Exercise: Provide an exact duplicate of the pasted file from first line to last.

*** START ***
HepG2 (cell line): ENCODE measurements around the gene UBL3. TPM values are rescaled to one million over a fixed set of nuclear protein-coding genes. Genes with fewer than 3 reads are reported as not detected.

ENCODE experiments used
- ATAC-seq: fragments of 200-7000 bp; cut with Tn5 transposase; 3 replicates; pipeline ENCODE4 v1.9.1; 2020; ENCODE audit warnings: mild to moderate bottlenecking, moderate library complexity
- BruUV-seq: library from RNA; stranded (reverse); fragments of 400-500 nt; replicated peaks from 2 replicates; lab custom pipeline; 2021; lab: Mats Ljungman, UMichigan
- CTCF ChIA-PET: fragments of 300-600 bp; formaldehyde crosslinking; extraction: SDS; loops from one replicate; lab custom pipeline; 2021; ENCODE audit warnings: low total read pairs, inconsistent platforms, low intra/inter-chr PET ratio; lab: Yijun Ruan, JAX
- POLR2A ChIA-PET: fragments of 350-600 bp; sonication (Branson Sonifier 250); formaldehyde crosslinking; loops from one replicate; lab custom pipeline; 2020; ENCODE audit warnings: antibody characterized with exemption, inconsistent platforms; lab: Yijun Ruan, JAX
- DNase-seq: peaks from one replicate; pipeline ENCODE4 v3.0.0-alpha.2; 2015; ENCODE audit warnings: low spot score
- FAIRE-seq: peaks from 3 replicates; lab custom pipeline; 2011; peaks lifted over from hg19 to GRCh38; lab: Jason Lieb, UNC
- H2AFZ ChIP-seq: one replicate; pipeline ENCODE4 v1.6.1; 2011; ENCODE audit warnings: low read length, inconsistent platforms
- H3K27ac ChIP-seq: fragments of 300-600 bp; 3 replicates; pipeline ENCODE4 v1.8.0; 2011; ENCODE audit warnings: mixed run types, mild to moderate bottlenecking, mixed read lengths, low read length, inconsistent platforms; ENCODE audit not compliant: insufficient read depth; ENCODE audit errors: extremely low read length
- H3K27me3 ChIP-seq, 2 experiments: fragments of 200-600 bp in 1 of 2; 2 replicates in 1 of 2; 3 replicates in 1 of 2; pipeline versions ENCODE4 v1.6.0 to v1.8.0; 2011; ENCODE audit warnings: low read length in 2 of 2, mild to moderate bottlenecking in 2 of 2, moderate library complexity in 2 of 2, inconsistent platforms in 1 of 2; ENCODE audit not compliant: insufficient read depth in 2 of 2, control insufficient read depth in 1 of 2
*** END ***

HepG2 (cell line): ENCODE measurements around the gene UBL3. TPM values are rescaled to one million over a fixed set of nuclear protein-coding genes. Genes with fewer than 3 reads are reported as not detected.

ENCODE experiments used
- ATAC-seq: fragments of 200-7000 bp; cut with Tn5 transposase; 3 replicates; pipeline ENCODE4 v1.9.1; 2020; ENCODE audit warnings: mild to moderate bottlenecking, moderate library complexity
- BruUV-seq: library from RNA; stranded (reverse); fragments of 400-500 nt; replicated peaks from 2 replicates; lab custom pipeline; 2021; lab: Mats Ljungman, UMichigan
- CTCF ChIA-PET: fragments of 300-600 bp; formaldehyde crosslinking; extraction: SDS; loops from one replicate; lab custom pipeline; 2021; ENCODE audit warnings: low total read pairs, inconsistent platforms, low intra/inter-chr PET ratio; lab: Yijun Ruan, JAX
- POLR2A ChIA-PET: fragments of 350-600 bp; sonication (Branson Sonifier 250); formaldehyde crosslinking; loops from one replicate; lab custom pipeline; 2020; ENCODE audit warnings: antibody characterized with exemption, inconsistent platforms; lab: Yijun Ruan, JAX
- DNase-seq: peaks from one replicate; pipeline ENCODE4 v3.0.0-alpha.2; 2015; ENCODE audit warnings: low spot score
- FAIRE-seq: peaks from 3 replicates; lab custom pipeline; 2011; peaks lifted over from hg19 to GRCh38; lab: Jason Lieb, UNC
- H2AFZ ChIP-seq: one replicate; pipeline ENCODE4 v1.6.1; 2011; ENCODE audit warnings: low read length, inconsistent platforms
- H3K27ac ChIP-seq: fragments of 300-600 bp; 3 replicates; pipeline ENCODE4 v1.8.0; 2011; ENCODE audit warnings: mixed run types, mild to moderate bottlenecking, mixed read lengths, low read length, inconsistent platforms; ENCODE audit not compliant: insufficient read depth; ENCODE audit errors: extremely low read length
- H3K27me3 ChIP-seq, 2 experiments: fragments of 200-600 bp in 1 of 2; 2 replicates in 1 of 2; 3 replicates in 1 of 2; pipeline versions ENCODE4 v1.6.0 to v1.8.0; 2011; ENCODE audit warnings: low read length in 2 of 2, mild to moderate bottlenecking in 2 of 2, moderate library complexity in 2 of 2, inconsistent platforms in 1 of 2; ENCODE audit not compliant: insufficient read depth in 2 of 2, control insufficient read depth in 1 of 2